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Summer GlauSummer Glau - "The Cape" Tv Series - Ign.com Review
Tuesday 11 January 2011, by Webmaster
The Cape: "Pilot/Tarot" Review
NBC aims for the fanboy audience. Again.
Advance Review: The Cape, NBC’s latest attempt to lure the fanboy viewers in, plays like a "previously on" recap sequence featuring a bunch of other, better movies and TV shows. Like the myriad abilities wielded by the title character, this show has cribbed from so many sources that it would be better called The Hodgepodge.
Actually, the first half of the two-hour premiere ("Pilot") is paced so breathlessly that you’d be excused if at times you thought you were literally watching one 60-minute long "previously on" segment. Meet the hero! He’s a cop! He’s a family man! Now he’s joining a private security firm! Now he’s been kidnapped! Now he’s been wrongly accused of a crime he didn’t commit! Now he’s living with circus freaks! And that’s all just in the first 20 minutes.
Debuting this Sunday, the pilot episode is playing back to back with episode number two, "Tarot," which slows things up ever so slightly but is still mostly a mess. David Lyons (ER) stars as Vince Faraday, the aforementioned family man and cop who lives in the comic-booky Palm City, a troubled and corrupt place — or so we’re told, though it looks less Gotham and more Metropolis most of the time. Peter Fleming (James Frain, True Blood) runs an OCP-esque corporation called Ark and seeks to privatize the police force and prisons of the city. He’s also prone to donning a mask and killing police chiefs while under the name of Chess — The Cape’s version of a super villain, essentially. And a very cardboard-cutout, one-dimensional super villain at that.
Fleming is of course behind the aforementioned framing of Faraday, which leads to the hero’s very public and apparent death during a televised manhunt. But of course he isn’t dead, and he soon finds himself among a band of circus people/bank robbers (don’t ask) led by Keith David’s Max. These talented carnies train Faraday in their various arts — escape, hypnosis, fighting — while also bestowing on him the titular cape which seemingly has magical abilities. And so The Cape is born, Faraday’s super alter ego who will right all of the wrongs of the city. "One man can make a difference," Faraday says, perhaps too often.
Perennial fanboy favorite Summer Glau (The Sarah Connor Chronicles) also stars as Orwell, who’s kind of like Oracle with her secret hideout and high-tech computers and all-seeing eye, only she’s not in a wheelchair and has never gone by the name Batgirl (as far as we know). In a particular low point of the pilot episode — among many low points — Orwell and The Cape strike up a partnership in about 30 seconds. There’s just no attempt at characterization or fleshing out these two and their relationship at all. Glau, who’s always a pleasure to watch, is terribly underused in these first two episodes, though one hopes that the writers will give her character something more to do in the coming weeks.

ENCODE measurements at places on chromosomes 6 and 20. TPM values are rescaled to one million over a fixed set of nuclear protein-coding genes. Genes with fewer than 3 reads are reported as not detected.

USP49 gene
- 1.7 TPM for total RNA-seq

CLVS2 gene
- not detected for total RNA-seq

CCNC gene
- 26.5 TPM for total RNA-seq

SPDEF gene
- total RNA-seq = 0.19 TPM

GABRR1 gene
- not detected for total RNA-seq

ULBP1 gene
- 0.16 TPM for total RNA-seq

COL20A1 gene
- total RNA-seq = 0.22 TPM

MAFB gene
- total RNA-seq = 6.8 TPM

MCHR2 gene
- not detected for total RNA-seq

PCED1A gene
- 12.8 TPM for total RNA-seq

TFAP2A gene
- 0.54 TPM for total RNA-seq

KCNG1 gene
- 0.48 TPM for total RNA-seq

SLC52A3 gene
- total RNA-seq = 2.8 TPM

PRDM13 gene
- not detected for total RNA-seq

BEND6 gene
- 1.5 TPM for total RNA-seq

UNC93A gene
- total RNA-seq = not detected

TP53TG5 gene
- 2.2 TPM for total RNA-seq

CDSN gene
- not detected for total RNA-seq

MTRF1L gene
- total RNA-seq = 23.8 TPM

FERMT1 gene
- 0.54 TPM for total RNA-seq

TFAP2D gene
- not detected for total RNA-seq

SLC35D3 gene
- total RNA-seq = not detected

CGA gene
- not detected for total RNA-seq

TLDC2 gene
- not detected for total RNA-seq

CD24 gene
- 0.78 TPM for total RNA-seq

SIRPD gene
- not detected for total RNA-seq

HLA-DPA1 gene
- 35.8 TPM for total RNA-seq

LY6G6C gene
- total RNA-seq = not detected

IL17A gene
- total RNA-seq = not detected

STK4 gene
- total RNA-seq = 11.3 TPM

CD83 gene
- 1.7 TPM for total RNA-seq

Faraday’s wife and son figure into the story too. The world at large believes that Papa Faraday was a traitor and a villain before he died, but the wife and son — Dana (Jennifer Ferrin) and Trip (Ryan Wynott) — refuse to buy into that. Especially the boy, who near the end of the first episode is paid a late night visit by The Cape on the fire escape of his building. He doesn’t realize it’s actually his dad he’s talking to, but it’s a nice moment as the elder Faraday attempts to explain to Trip that dear old dad wasn’t so bad after all.
Unfortunately, since The Cape doesn’t seem to know what it wants to be, it then cuts to what amounts to a second ending of the first hour where our hero gets into a fight with some thugs, followed by the guy he saved making fun of his superhero name. "The Cape? Eh." Cute? Eh.
In a funny way, the show reminds one of the old Flash series from the ’90s. It has some style to it, and the lead character is likable enough, but there seems to be very little substance beneath the theatrical veneer. Of course, that old show was intended to be much lighter fare than The Cape, which takes itself Very Seriously more often than not.
Another annoying aspect of the show is the implication that Faraday has no actual super powers, and yet he and others commit feats that no mere mortal could pull off. No matter how talented an escape artist Keith David’s Max might be, he just wouldn’t be capable of disappearing in a cloud of smoke at the drop of a hat the way he does. And Faraday’s learning how to catch knives that are thrown at him? In a matter of days (or hours)? And the cape itself — a variation on Spawn’s "living" cape (which, by the way, looks as cheesy as the one from the Spawn movie)? Come on. The list goes on.
So, yeah, one man can make a difference. But it doesn’t seem as though The Cape is that man, not yet anyway. Same goes for his TV show.
The Cape premieres Sunday, January 9th at 9:00pm ET/PT on NBC.